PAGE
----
With smart planning, you can create a home that’s beautiful to look at and does a beautiful job conserving energy. The design phase of building a log home is a perfect time to consider energy efficiency, as you can build in features that will make your home naturally efficient. You’ll end up with a home that will not only save money on power bills but will be comfortable to live in—free from drafts and moisture, with consistent temperatures throughout.
Log homes on the whole are efficient buildings, thanks to the stability of the logs and their ability to absorb and slowly release heat, but there are many other ways to address energy efficiency in your home design. The specifics will vary depending on the climate you live in and your home site, but there are a few universal principles to keep in mind.
Think of the whole home. “The way a log home works is the envelope method,” says Tom Vesce, president of Original Log Cabin Homes. “When you build you calculate the R-value of the ceilings, wall, floor, windows—that’s one system.” For example, there’s no point spending a fortune on insulation if you’re going to put in poor quality windows. Look at the big picture and design your home to function well as a whole.
Employ passive solar principles. Orient your house to take advantage of the sun when you need warmth, and shade when you want to cool your house naturally. Retain trees on your site as natural windbreaks. Install ceiling fans to circulate cool air in the summer and to force warm air back down into the room in the winter.
Size matters. No matter how you spin it, it’s hard to make big spaces energy efficient, so if you have your heart set on big open rooms with high ceilings, heating will be a challenge. “Energy efficient spaces are well designed, well organized, and well thought out,” says Coventry Log Homes Vice President Mark Elliott. “Think about what you really need. Does it have to be 5,000 square feet?” Building a home with a smaller footprint saves energy, but you can gain space by adding a second story.
Minimize air leakage. This starts with quality logs from a reputable supplier, followed by construction by a contractor who has experience building log homes. Other factors to help keep air leakage to a minimum include good seals on doors and windows and attention to joints in the house. “Make sure that your log package includes everything you need, including gaskets and seals, to make the joinery between windows and doors and your logs air tight,” says Lynn Gastineau, president of Gastineau Log Homes.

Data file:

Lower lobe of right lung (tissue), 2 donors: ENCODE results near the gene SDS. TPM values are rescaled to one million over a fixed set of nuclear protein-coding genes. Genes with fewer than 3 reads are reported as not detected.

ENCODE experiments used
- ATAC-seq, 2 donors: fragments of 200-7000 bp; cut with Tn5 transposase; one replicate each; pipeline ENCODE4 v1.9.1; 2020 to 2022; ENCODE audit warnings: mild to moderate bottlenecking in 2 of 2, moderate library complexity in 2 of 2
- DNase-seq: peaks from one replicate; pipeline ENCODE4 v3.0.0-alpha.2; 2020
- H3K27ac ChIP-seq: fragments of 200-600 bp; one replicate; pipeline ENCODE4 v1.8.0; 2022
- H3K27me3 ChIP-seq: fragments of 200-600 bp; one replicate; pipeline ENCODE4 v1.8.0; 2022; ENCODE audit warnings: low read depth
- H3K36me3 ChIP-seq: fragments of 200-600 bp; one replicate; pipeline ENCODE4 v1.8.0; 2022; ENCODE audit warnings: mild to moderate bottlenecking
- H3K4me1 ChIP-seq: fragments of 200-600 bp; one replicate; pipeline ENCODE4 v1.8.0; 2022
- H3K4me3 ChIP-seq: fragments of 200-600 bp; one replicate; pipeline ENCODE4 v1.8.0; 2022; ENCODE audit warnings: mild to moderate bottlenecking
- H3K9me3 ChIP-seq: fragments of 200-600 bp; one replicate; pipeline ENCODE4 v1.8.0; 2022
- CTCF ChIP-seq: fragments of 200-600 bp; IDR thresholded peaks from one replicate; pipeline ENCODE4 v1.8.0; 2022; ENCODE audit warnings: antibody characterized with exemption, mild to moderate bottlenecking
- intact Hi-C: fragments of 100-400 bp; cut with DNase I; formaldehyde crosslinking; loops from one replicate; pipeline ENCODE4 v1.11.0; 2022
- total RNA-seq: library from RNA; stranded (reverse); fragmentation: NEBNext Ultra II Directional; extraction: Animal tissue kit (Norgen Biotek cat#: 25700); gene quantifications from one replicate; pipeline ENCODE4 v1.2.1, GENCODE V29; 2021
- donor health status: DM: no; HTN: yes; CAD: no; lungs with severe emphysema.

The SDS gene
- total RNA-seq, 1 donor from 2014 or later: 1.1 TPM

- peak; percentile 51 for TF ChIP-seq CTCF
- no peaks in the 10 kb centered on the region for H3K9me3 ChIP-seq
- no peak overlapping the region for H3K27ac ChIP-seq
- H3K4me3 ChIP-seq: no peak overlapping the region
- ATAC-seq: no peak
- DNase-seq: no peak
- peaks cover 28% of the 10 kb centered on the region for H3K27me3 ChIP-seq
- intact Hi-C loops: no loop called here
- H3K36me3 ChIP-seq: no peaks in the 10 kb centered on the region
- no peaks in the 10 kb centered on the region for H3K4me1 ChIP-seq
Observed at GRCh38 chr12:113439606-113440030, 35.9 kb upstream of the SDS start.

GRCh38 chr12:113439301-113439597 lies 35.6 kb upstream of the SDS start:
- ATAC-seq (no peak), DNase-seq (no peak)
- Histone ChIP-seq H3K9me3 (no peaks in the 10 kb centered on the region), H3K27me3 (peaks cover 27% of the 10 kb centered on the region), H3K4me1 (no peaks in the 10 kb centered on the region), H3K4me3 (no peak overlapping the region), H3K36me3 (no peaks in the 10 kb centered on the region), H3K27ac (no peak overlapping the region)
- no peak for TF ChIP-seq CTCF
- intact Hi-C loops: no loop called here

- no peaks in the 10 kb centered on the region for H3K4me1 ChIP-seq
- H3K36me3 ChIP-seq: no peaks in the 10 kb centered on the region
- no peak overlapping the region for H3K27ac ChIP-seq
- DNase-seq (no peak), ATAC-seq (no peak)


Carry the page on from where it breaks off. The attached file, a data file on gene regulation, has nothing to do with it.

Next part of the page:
Look up. Any home design should include a generous roof overhang to help control moisture and protect the home from the elements. But remember that you can lose a lot of heat through the roof, so proper insulation is a must. “It’s funny how the biggest air leaks are in the roof,” says Gastineau. “You have to caulk or use foam insulation, which is easy and inexpensive to do.” Coventry Log Homes’ Mark Elliott agrees that roof insulation is important. “Like they say, people lose 90 percent of their body heat through their head—a home is the same way,” he says.
Windows. Glass can be a weak link in the efficiency chain. It’s worth spending a little bit more on high-quality windows—and make sure they are properly installed. High-performance windows are available with protective coatings and more efficient frames. A good designer will consider efficiency when planning the placement of your windows. If many of your windows are south-facing, designing a generous roof overhang or using low-e glass will offer protection from the sun, keeping your house cooler in the summer months. Skylights are another energy-sucker. “In design, everything is a tradeoff,” says Gastineau. “You have to decide if it’s worth it to lose the efficiency but gain the daylight.”
Insulate. It’s easy to try to save money on insulation—no one will ever see it, right? But insulation is another area where it pays to spend a little more at the outset to save money in the long run. There are many types of insulation, and requirements will vary depending on where you live. Fiberglass insulation is inexpensive, but it also has the shortest lifespan and is vulnerable to moisture. “Blown cellulose and blown foam are the two I highly recommend,” says Gastineau. Ask your contractor to help you determine which type of insulation will best suit your needs.
Take advantage of new technology. “Practically anything you can do in a conventionally framed home you can do in a log home,” says Vesce. “Any new technology—solar panels, triple pane glass, new types of insulation, instant hot water—there’s practically nothing you can’t do in a log home.” Radiant floor heating systems have become popular in recent years because of their efficiency. They’re easy to install during construction and will keep your home toasty during the winter months.
Appliances count too. Choose Energy Star© products for your bath and kitchen appliances, laundry, water heater, and furnace. And don’t forget lighting! Newer energy-saving incandescent, compact fluorescent, and LED light bulbs use 25 to 80 percent less energy than standard light bulbs, and they last longer.
Make sure everyone is on the same page. It’s essential that your log home designer and your contractor work together to ensure a perfect build with energy efficiency in mind. “You can have an energy efficient design, but if the contractor doesn’t build it to the specifications of the designer, there could be problems,” says Elliott. “Make sure that your contractor is familiar with log home construction, or is at least willing to call us and ask questions.”
You can learn more about energy efficient building practices and how to make your home more efficient by visiting our website, www.logcabins.com, the U.S. Environmental Protection Agency at www.energystar.gov, and the National Log Homes Council at www.loghomes.org.